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My friend was having problems with a USB flash drive, and I suggested he do a low-level format. Then it occurred to me that I don't even know how to do that in Linux. So... how can I low-level format flash memory in Linux?

Edit: I probably should have specified in the first place that my friend tried a "full format" on the drive in Windows and it failed.

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up vote 7 down vote accepted

"Low level formatting" was done on floppies, where you could write at different densities by choosing to organize the tracks and sectors differently. But this makes no sense for most modern media. Its notion of how to organize the data on the device is fixed and unchangeable. It doesn't make any sense at all for flash, which has discrete bits, rather than magnetic domains. Higher level formatting is possible, which is mkfs in unix-land.

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So if the filesystem on my friend's flash drive is messed up, mkfs is his only option? What if that doesn't work? There's nothing else he can try? –  bmaupin Jan 31 '12 at 17:40
    
@Bryan: well, he could also try fsck, the equivalent of dos's chkdsk. –  wnoise Jan 31 '12 at 20:18
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@wnoise if mkfs fails, fsck isn't going to help. –  derobert Dec 11 '12 at 17:59
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Low-level formatting means many different things to different people and different contexts.

The original meaning was a step needed in the formatting of disks - disk drives need header, sync and other patterns written on the media before it can store data to it. In this way the head can detect when it is A) on a track and B) where it is on the track. Low-level formatting a floppy prepares the disk to be able to read and write blocks. Early MFM and RLL PC hard drives could be low-level formatted, often using a utility built into the hard drive controller's (an ISA card) ROM. Modern IDE and SATA hard drives are low-level formatted too, but only at the factory.

Various other meanings include writing zeros to all blocks, configuring the drive to disable "hidden" areas such as HPA and DCO and then zeroing all blocks, or other things more related to partitioning than formatting.

Raw flash needs a different initial preparatory step at the factory - each flash "eraseblock" (analogus to a "block" on disks) needs to be tested and marked as bad if it is indeed bad. Each "eraseblock" has an additional small "OOB" block that holds error correcting information - and this is where it is marked as bad. You do NOT want to repeat this step as the act of writing to a bad block could prevent you from setting that particular bit again that identifies it as bad.

But you are not dealing with raw flash. You are dealing with a USB flash drive. There is a controller chip in all flash drives that accepts USB commands from the host and talks to the raw flash inside on the host's behalf. Some of these controller chips can be configured to report part of the flash as a separate CD-ROM partition, or act like two separate USB storage devices. Depending on the make and model of the controller chip, you may be able to find a recovery or configuration utility (likely Windows only) that could reset this controller chip. You would begin by opening the flash drive, looking for the smaller of (likely) two chips that are on the small PCB, and doing some Googling. The make and model printed on the outside of the case is not likely to help you find who made the controller inside of it.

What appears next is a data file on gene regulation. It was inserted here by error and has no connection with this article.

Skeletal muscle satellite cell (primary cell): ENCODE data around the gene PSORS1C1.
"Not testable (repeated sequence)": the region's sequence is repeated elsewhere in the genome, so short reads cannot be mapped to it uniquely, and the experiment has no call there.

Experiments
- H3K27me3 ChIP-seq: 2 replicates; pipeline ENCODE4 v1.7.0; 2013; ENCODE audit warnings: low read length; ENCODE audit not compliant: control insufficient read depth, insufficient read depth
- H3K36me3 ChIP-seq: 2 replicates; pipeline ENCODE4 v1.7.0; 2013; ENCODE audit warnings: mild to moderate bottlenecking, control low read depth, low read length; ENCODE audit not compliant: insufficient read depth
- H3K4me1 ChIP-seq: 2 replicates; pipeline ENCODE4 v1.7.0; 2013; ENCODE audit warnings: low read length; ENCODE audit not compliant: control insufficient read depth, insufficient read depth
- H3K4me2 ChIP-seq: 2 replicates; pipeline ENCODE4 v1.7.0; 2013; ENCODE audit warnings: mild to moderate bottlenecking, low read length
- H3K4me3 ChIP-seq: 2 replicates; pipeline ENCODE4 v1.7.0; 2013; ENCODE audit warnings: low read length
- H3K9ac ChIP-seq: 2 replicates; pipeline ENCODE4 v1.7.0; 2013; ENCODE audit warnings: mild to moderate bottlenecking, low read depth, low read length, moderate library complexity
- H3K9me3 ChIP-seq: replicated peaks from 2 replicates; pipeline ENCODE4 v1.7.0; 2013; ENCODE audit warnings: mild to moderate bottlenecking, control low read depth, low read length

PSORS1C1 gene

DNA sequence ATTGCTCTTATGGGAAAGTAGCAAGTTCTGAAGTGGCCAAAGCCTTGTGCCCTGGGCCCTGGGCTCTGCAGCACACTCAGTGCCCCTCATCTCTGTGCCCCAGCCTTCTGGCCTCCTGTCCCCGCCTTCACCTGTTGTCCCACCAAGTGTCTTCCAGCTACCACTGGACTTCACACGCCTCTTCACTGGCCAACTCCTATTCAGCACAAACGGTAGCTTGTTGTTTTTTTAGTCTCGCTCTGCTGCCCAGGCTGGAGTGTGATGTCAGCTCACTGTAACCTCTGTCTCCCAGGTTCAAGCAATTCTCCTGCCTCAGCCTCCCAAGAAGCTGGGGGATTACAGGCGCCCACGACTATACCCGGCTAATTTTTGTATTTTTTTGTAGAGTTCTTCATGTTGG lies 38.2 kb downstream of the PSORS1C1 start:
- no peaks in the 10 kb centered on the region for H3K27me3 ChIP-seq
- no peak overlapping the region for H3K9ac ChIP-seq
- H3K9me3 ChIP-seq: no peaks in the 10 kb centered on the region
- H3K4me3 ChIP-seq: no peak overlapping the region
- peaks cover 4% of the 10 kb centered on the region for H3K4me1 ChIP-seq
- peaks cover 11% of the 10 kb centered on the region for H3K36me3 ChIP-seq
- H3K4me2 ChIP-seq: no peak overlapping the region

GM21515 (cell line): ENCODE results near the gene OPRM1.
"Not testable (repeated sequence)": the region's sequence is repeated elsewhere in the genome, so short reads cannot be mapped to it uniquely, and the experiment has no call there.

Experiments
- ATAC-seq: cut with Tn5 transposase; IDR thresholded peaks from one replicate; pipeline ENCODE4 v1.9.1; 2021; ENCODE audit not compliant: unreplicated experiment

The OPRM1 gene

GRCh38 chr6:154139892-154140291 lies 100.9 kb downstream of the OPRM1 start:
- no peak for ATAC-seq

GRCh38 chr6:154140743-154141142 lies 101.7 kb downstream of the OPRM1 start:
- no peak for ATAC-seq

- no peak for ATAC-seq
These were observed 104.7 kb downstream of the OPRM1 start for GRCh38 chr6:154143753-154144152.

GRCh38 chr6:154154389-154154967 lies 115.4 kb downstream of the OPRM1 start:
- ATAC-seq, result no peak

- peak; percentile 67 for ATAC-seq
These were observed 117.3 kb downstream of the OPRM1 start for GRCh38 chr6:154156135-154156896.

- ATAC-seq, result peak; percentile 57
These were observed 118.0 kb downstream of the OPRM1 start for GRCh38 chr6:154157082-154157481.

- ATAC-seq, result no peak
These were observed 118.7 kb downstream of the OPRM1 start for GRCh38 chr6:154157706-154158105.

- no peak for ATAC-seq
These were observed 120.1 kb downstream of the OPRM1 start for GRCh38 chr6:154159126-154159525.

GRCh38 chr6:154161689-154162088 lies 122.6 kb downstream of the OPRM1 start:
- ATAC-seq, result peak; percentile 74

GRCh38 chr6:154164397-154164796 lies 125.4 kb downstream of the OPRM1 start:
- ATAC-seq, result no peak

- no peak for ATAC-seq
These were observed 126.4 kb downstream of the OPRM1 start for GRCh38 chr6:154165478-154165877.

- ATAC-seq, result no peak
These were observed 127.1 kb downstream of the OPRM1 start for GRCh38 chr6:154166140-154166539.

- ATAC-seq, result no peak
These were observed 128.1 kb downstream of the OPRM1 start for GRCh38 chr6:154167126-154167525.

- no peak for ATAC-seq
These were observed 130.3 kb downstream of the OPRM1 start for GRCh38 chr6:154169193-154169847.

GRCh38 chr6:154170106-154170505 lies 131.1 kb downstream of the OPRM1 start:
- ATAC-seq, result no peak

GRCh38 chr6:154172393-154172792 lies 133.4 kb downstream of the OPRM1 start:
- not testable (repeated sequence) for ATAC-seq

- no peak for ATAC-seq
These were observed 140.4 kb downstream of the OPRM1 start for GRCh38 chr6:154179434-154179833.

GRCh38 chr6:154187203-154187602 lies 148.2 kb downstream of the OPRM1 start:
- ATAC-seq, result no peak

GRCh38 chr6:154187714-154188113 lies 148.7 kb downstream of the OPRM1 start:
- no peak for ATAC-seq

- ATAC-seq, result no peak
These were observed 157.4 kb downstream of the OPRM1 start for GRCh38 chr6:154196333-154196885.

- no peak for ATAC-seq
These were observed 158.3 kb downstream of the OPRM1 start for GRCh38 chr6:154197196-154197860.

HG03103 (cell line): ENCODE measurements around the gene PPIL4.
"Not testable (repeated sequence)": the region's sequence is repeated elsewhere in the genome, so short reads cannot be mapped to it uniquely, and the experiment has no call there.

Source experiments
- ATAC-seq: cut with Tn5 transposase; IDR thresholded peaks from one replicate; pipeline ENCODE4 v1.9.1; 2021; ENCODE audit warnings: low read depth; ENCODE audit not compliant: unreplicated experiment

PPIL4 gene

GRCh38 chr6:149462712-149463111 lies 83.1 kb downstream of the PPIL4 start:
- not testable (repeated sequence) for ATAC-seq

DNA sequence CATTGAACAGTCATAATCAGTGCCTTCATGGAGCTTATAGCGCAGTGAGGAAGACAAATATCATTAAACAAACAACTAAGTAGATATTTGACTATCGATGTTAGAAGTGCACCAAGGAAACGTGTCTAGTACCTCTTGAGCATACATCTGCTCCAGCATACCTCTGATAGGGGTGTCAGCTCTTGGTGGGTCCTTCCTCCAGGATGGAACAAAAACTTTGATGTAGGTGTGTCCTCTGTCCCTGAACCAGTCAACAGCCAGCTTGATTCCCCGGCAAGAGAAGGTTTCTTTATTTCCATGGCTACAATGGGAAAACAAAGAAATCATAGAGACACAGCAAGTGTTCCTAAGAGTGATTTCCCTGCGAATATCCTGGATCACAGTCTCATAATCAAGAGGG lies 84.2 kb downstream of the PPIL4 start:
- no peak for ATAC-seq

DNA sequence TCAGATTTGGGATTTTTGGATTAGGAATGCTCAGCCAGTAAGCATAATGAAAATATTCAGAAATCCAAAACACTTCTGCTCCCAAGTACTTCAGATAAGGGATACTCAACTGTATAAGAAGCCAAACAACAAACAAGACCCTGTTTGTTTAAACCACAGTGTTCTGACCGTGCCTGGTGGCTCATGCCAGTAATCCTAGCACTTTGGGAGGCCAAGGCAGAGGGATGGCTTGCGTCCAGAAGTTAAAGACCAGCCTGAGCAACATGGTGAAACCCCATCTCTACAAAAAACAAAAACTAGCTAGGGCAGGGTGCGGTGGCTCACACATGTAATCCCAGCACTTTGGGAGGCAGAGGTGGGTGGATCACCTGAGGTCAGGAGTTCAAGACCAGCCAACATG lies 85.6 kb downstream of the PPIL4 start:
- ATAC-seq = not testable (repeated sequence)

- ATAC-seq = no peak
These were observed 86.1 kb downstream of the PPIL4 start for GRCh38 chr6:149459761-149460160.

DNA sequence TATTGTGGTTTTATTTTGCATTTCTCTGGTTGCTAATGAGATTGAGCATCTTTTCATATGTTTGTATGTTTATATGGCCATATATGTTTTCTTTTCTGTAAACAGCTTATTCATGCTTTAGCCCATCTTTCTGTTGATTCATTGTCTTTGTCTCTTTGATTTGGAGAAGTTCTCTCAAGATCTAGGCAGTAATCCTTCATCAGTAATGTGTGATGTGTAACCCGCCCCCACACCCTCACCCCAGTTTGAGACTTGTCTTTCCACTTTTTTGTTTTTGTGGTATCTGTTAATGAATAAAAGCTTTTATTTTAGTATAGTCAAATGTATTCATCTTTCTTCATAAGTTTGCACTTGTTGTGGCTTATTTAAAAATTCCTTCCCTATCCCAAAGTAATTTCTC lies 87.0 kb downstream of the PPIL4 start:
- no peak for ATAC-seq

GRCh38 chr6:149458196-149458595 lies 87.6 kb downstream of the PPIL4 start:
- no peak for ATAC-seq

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There is no way to do a low-level format on most flash devices, since they have an additional translation layer from USB/ATA/SD/etc. to MTD which obscures the low-level MTD devices (which can be low-level formatted if gotten to directly [which you can't]).

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mkfs.vfat /dev/hda1 will do the equivalent of the MSDOS "format" command.

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use dd command for this dd if=/dev/zero of=/dev/hda

This will destroy ALL data on the hard drive, all boot sector info and all data on all partitions. It will not however render the disk useless, you simply have a clean disk that only needs to have partitions created and a new boot sector installed, which will happen when you install any OS including Linux or Windows. This is a good way to clean up any bad partitions, viruses, botched installs or data that you don't want to be seen.

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You do not want to use /dev/zero to erase a flash memory device. See the entry on my blog: fakkelbrigade.eu/chris/blog/2012/01/… –  Chris Down Jan 27 '12 at 19:46
    
On top of that, recreating the partitions and filesystem on a completely blank flash device will usually leave it misaligned, causing it to behave slower or wear faster than before. –  Ignacio Vazquez-Abrams Jan 28 '12 at 0:51
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It's not extraordinarily wrong to write /dev/zero to a flash device. The only advantage that writing 1s to the device gives is that you might get slightly faster write times the next time you write to the disk since it doesn't have to be erased first - and that depends on the flash translation layer being smart. –  Shawn J. Goff Jan 28 '12 at 1:22
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@ChrisDown, Not sure how it compares in performance, but you could use badblocks -s -w -t 0xff /dev/?d??. You get all 1's written, and tested too. –  Zoredache Jan 28 '12 at 1:36
    
@ChrisDown your blog entry has gone 404-compliant. –  derobert Dec 11 '12 at 18:01
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